November 16, 2015 - 10:42 AM
OTTAWA - A Canadian Muslim group is advising Muslims to be vigilant about the potential for a backlash against them in the wake of Friday's terrorist attacks in Paris.
The executive director of the National Council of Canadian Muslims says there is concern in the Muslim community about being targeted.
"In our experience, following these kinds of tragedies or when Islam or Muslims are portrayed negatively in the media, we do tend to notice a spike in the number of hate crimes and hate incidents that are reported to NCCM," Ihsaan Gardee said in an interview on Sunday.
"Obviously it's challenging in terms of being able to draw a direct causal effect, to make a causal connection between the two, but there certainly seems to be a correlation."
Police in Peterborough, Ont., are investigating a fire at a mosque that investigators have called arson, though they have drawn no link between the fire and Friday's attacks in the French capital that killed at least 129 people.
Gardee won't speculate whether there is a connection either, saying he'll leave that up to authorities.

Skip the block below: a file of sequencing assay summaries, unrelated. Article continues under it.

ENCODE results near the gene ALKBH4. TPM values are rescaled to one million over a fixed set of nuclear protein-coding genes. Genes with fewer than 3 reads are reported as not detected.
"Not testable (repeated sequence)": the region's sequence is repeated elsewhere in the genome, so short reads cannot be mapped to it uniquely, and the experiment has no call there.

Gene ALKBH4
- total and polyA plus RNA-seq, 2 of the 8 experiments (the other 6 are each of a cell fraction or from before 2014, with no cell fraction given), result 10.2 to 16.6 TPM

However, Gardee issued a statement on Sunday calling for police to treat the blaze as a potential hate crime.
Various policing agencies across Canada have already been making contact with Muslim communities in the wake of the Paris attacks, Gardee said.
"Police services have taken the initiative and reached out to various communities across the country to basically let them know that they are aware of their concerns about the potential for backlash and that they should not hesitate to contact them," he said.
The Islamic State has claimed responsibility for the Paris attacks, in which police say attackers worked in three synchronized teams, wearing matching suicide vests and carrying the same weapons.
The Muslim Association of Canada, which bills itself as one of the country's largest Muslim organizations, also issued a statement Sunday in response to the incident in Peterborough, urging "tolerance and understanding in communities across Canada."
The statement denounced last week's terror attacks in Paris as "a crime against all of humanity," and said "In difficult times like these, there are often isolated incidents perpetrated by individuals that seek to exploit global events and divide Canadians."
It adds that "As Canadians we will continue to draw on our shared values to reject this violence and send a clear message to those groups that seek to divide us."
News from © The Canadian Press, 2015